Gen Kill and Reality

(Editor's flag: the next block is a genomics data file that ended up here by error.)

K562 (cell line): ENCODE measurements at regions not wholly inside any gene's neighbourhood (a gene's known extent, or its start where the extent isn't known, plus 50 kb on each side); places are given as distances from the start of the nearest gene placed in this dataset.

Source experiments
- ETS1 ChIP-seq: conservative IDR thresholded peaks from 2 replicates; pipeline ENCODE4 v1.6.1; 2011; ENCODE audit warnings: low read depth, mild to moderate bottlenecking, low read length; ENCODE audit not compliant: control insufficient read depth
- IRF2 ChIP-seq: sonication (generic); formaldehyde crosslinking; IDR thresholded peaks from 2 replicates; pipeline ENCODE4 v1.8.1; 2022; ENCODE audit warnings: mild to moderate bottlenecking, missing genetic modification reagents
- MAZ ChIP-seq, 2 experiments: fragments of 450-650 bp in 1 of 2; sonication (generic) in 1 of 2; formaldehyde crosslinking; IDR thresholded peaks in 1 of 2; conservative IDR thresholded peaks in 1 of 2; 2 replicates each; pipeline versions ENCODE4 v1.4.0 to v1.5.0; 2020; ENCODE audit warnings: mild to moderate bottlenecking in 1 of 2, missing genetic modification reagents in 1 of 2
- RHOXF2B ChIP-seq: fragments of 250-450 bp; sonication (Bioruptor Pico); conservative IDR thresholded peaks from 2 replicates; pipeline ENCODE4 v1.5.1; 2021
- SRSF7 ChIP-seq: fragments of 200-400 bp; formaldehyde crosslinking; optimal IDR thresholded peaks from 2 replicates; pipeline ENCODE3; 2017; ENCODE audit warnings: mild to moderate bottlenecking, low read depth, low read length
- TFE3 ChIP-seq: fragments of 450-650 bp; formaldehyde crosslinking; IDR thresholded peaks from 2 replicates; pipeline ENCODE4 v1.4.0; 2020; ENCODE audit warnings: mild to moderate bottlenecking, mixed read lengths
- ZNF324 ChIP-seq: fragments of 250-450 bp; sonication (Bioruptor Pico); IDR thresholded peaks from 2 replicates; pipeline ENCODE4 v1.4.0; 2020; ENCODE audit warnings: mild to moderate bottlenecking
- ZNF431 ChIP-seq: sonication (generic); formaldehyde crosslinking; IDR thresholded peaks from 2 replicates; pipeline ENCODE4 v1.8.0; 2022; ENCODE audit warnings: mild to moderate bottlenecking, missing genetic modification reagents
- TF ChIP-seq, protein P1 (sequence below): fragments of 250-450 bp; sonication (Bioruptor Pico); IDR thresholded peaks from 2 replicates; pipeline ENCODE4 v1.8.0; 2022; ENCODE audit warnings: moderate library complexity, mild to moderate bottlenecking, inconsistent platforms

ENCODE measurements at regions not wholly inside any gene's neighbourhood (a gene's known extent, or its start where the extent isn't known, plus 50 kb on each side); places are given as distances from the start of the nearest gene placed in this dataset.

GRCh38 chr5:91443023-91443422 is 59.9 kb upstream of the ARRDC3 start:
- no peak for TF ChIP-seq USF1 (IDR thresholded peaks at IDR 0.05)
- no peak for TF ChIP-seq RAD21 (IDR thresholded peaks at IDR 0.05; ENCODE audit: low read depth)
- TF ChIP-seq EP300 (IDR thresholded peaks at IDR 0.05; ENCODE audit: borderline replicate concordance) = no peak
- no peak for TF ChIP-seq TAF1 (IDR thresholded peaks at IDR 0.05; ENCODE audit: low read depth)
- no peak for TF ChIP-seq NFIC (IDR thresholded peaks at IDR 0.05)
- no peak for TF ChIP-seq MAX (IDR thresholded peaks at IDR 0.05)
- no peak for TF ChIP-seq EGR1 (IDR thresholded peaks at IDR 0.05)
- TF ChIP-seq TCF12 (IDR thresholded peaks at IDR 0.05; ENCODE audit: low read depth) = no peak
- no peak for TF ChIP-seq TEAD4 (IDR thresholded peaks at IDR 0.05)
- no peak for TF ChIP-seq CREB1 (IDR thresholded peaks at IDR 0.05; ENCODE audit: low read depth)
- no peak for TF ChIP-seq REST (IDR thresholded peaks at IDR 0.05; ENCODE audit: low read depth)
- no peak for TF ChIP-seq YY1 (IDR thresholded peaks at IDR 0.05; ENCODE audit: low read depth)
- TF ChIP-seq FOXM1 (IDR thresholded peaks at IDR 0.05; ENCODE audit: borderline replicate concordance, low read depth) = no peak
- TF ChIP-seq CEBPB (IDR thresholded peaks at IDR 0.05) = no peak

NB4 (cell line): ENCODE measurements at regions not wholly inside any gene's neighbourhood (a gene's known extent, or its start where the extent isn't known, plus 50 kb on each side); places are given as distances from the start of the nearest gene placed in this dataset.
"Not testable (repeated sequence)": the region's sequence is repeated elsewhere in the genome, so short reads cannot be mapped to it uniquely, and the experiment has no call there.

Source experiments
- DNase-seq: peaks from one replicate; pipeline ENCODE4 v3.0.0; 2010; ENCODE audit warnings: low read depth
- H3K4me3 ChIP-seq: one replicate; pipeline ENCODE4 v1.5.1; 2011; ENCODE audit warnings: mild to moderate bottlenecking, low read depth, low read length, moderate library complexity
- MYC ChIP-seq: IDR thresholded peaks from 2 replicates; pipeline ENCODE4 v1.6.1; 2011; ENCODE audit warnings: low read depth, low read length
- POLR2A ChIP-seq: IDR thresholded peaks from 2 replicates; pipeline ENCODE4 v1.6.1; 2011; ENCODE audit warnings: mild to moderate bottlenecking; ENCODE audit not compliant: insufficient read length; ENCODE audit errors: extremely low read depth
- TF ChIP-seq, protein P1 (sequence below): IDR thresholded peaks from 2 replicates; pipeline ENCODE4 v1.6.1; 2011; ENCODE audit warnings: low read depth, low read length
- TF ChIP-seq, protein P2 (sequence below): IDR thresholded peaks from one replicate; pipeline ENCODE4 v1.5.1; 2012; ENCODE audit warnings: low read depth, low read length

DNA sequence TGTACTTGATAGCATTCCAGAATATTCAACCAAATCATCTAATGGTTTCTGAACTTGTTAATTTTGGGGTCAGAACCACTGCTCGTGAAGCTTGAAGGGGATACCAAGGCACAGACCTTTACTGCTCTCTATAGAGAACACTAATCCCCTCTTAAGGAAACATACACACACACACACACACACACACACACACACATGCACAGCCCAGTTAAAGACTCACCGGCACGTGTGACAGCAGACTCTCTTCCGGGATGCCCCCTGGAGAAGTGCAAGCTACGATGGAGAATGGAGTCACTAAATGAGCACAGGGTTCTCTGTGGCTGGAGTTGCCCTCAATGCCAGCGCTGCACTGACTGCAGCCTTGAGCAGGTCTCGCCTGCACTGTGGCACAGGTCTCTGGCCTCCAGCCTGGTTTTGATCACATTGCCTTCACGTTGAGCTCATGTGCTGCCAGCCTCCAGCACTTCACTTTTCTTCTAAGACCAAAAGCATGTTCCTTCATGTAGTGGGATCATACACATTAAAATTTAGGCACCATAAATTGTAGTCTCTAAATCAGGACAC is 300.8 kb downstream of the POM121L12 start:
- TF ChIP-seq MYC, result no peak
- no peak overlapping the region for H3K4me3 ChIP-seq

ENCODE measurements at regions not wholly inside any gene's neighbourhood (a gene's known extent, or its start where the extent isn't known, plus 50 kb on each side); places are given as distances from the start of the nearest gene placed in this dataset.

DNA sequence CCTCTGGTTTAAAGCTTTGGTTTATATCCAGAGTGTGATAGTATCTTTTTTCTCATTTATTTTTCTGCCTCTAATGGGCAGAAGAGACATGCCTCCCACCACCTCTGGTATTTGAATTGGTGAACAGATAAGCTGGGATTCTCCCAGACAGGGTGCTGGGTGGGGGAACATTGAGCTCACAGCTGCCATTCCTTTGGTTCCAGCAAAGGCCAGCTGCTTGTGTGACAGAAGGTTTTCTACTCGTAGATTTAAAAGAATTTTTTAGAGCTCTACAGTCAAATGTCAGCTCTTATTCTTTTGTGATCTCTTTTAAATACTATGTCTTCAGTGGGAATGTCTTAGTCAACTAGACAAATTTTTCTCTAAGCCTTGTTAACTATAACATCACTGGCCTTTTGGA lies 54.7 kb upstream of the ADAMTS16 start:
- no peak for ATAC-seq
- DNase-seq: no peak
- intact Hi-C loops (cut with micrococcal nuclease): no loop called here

In television the issue of defining an author is a difficult task. This is especially true when the show has been adapted from a novel. Franklin’s article highlights some of these issues. Largely, I would say that both Simon and Wright are the authors of this series as much of the material has been adapted directly from the novel, but as Simon notes in the other article, he has put his own dramatic ‘flare’ on the series to make it  TV- appropriate. One thing I disagree with in Franklin’s article is that she says “Actually, it’s a little surprising that Simon went for this material at all”. I didn’t think it was surprising at all given that Simon’s area of specialities lies largely in television based out of journalism, which Wright’s series is. Also, as I noted last week, there is a very apparent chain of hierarchy within the series, which is also a theme in many of Simon’s works. Overall, I think that Simon is fooling himself if he believes you can have a journalistic piece without bias, and one of the biggest mistakes he made was removing the ‘reporter’ character so much from the series. In the novel, this character served to help readers identify with a world they are otherwise alienated from, and I think this was what made the subject matter so shocking and relevant. It allowed us an insider perspective and someone to identify with, whereas in the series the reporter is given little credit or intelligence. I think that Simon’s goals for un-biased television are helpful in keeping the series realistic, but even he cannot deny the need to adapt the novel in order to make it more watchable. By adding these dramatic elements, he has contradicted himself in his quest for realism, but also made the show more successful.

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